Snowden was among the first training class at the Plattsburg Camp in 1917. By the time he was deployed to Europe with the 77th Division he had achieved the rank of captain.
In his absence Elizabeth did her own part in the war effort. She became involved in the Red Cross Institute for Crippled and Disabled Men and was instrumental in the formation of classes in April 1918 to teach women to "teach trades to crippled soldiers" and "awaken public interest in this branch of war services."
Later that year Elizabeth received terrifying news. On November 1 her husband's name appeared on the list of soldiers reported wounded in action. Despite his serious injuries, Snowden recovered and when he returned home following the war he held the rank of colonel and had been awarded the Croix de Guerre by the French Government.
In 1920 the American Investigation Corporation was formed to investigate the potential of trans-Atlantic transportation by means of helium-filled dirigibles. Snowden A. Fahnestock was appointed the association's president, Franklin D. Roosevelt its vice-president, and S. Reading Bertron was chairman of the board.
On July 28 that year the New York Herald announced that "Congratulations are being extended to Mr. and Mrs. Snowden A. Fahnestock upon the birth yesterday of a daughter at Old Bright Farm, their country place."
But storm clouds would soon form in the Fahnestock home. More and more Elizabeth traveled alone, spending much time in Paris, Newport and Washington DC. Finally, on December 17, 1924 a cable arrived at The New York Times offices from Paris which said simply "Mrs. Snowden A. Fahnestock of New York made formal application for divorce to the Seine Tribunal today."
Interestingly, in reporting on the development, The Times merely mentioned that Elizabeth was the daughter of Samuel R. Bertron. It went on for paragraphs, instead, about the accomplishments of her husband.
Fahnestock wasted no time in remarrying. Six months after Elizabeth filed divorce papers he wed Helen Morgan Moran. Theirs, too, would end in a well-publicized split and eventually in tragedy.
Accusing his wife of "being infatuated with another man," Fahnestock sued for divorce in 1934, and then for complete custody of their two children. At one point Helen swore out a writ charging that Fahnestock had illegally removed Clara and Mary Lee from a train heading to New York from Aiken, South Carolina. During the ugly court battle Fahnestock's mother was given temporary custody.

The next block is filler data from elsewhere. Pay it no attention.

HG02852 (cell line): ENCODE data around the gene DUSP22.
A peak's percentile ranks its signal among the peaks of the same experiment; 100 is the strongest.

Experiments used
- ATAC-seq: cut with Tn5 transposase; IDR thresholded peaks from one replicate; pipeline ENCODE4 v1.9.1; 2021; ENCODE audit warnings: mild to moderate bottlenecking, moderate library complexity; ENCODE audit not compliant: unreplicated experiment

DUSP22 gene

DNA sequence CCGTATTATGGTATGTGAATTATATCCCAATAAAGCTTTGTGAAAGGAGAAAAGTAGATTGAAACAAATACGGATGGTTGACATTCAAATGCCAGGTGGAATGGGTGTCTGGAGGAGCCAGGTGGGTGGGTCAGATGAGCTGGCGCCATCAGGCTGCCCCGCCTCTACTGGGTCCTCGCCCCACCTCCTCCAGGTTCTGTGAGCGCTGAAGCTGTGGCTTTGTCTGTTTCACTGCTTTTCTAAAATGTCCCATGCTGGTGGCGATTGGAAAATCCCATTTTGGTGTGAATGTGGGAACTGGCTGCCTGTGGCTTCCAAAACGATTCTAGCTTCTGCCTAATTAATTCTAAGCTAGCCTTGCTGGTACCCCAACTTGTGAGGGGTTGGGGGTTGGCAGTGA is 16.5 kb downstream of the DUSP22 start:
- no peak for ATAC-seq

On October 7, 1935 Fahnestock was awarded a divorce "on a charge of desertion." It had all played havoc with Helen's nerves. She was confined to a Connecticut sanitarium and then moved to a New York hospital "for treatment of a nervous disorder," according to one newspaper. She was released on November 29 to spend Thanksgiving Day with her family. Following Thanksgiving dinner at the home of her aunt and uncle she excused herself and went upstairs. A few moments later she plunged from a third story window to her death.
In the meantime, the 76th Street house had became home to Herman Alfred Prosser and his wife, the former Winifred Sprague. Born in 1876, Prosser was the vice president of the American Smelting and Refining Company. Their children included a son, Robert Woodward, daughter Elizabeth, and Winifred, from her mother's former marriage to the late Albert E. Walker.
The family's country home, Idlewild, was in Greenwich, Connecticut. Living with them in their city home were two servants.
Like Elizabeth Fahnestock, Winifred had turned her attention to war efforts. In 1917 she had been chairman of the Emergency Committee of the Women's Auxiliary of the American Institute of Mining Engineers. Calling it a "fine patriotic society" in July that year, Mining and Metallurgy noted that she "is in close touch with Major Arthur S. Dwight, ready to act when necessity arises."
The first of the children to leave the 76th Street house was Winifred. Her engagement to Donald M. Lovejoy on May 4, 1930 was covered by newspapers as far away as Utah's The Ogden Standard-Examiner. Robert was next, his engagement to Mary King Smith announced on October 12 1933.
Elizabeth was not so quick to marry. It was not until twelve years later, on December 27, 1945, that the Bronxville Review-Press commented "One of the loveliest of the pre-Christmas brides was Miss Elizabeth Woodward Prosser, daughter of Mr and Mrs. Herman Alfred Prosser, of East Seventy-Sixth Street, New York City, who on Friday, became the bride of Captain Francis Falconer Sanford, Army Air Forces."
Now empty-nesters, the Prossers soon left the 76th Street house, moving to No. 1001 Park Avenue. The 76th Street house has remained a single-family home, its unusual Spanish-meets-Italian facade unchanged after more than a century.
photographs by the author